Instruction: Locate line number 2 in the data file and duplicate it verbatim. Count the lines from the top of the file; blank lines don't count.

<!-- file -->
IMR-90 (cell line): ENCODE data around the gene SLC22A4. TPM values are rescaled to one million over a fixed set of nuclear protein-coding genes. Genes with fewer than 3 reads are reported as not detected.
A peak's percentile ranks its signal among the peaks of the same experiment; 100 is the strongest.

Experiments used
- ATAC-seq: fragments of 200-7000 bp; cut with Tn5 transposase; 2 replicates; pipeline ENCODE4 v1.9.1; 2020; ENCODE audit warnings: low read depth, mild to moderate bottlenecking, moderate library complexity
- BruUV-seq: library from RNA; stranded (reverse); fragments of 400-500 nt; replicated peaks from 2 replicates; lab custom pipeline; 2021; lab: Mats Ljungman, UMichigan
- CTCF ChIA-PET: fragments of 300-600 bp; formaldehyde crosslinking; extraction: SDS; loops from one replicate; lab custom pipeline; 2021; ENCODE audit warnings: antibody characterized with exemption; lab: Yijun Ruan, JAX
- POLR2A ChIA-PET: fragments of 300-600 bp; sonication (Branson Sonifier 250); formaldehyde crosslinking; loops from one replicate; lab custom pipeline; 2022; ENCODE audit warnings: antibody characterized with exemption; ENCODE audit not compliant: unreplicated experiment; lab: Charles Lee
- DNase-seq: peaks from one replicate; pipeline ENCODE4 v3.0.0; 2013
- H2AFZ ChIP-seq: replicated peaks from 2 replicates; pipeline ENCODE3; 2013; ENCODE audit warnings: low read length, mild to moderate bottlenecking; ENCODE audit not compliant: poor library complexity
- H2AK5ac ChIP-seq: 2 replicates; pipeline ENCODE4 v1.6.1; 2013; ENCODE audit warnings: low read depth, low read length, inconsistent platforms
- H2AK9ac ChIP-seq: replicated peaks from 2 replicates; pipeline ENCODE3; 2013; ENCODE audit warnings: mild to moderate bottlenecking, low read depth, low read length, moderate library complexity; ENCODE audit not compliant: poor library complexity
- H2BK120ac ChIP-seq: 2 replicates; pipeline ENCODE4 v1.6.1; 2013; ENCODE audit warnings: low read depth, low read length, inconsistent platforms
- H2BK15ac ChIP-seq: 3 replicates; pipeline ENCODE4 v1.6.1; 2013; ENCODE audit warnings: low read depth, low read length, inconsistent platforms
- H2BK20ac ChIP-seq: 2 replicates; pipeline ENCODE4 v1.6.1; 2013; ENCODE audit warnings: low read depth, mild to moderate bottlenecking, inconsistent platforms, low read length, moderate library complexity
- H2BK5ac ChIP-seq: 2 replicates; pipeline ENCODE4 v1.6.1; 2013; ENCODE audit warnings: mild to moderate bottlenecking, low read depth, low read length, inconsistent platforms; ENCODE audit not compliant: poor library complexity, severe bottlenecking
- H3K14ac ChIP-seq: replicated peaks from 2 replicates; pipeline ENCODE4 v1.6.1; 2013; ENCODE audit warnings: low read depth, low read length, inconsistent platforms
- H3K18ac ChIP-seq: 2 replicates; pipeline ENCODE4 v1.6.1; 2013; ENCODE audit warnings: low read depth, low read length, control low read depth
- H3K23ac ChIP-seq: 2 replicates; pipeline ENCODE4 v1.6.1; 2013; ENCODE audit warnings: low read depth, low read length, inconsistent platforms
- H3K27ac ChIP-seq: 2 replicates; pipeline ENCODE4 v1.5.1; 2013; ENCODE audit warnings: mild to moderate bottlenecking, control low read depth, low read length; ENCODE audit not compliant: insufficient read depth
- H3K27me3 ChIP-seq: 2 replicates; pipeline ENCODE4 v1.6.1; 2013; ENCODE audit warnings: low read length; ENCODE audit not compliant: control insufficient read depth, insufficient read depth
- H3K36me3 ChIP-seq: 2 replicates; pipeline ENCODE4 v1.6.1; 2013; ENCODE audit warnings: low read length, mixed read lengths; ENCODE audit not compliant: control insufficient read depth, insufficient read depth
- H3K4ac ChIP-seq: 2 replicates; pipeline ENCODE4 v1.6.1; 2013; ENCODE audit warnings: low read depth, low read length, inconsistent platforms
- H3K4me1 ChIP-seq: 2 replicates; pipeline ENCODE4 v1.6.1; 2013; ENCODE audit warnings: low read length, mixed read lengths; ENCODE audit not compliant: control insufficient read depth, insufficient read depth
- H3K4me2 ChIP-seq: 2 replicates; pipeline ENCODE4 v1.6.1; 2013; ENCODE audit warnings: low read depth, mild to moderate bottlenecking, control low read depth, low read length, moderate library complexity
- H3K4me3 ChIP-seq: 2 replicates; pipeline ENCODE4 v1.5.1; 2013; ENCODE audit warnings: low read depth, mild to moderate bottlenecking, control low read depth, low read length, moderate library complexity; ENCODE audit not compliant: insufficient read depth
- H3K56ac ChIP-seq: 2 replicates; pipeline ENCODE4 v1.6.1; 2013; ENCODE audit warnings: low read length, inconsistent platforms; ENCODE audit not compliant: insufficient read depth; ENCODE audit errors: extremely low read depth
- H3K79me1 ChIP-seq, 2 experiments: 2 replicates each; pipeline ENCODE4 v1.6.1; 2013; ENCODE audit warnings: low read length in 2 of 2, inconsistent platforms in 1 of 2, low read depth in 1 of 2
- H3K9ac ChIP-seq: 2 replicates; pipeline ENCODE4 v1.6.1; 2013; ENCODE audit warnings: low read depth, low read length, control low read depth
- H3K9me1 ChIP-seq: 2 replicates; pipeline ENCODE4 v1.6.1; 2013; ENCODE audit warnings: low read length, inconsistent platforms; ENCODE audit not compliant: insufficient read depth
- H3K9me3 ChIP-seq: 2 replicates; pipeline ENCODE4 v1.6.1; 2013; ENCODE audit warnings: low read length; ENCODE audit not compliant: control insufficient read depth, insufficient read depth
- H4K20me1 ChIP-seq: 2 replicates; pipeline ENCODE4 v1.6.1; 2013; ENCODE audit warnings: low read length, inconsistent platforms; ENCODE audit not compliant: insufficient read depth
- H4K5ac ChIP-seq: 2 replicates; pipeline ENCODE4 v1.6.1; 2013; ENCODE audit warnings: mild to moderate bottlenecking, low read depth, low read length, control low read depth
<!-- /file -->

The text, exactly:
A peak's percentile ranks its signal among the peaks of the same experiment; 100 is the strongest.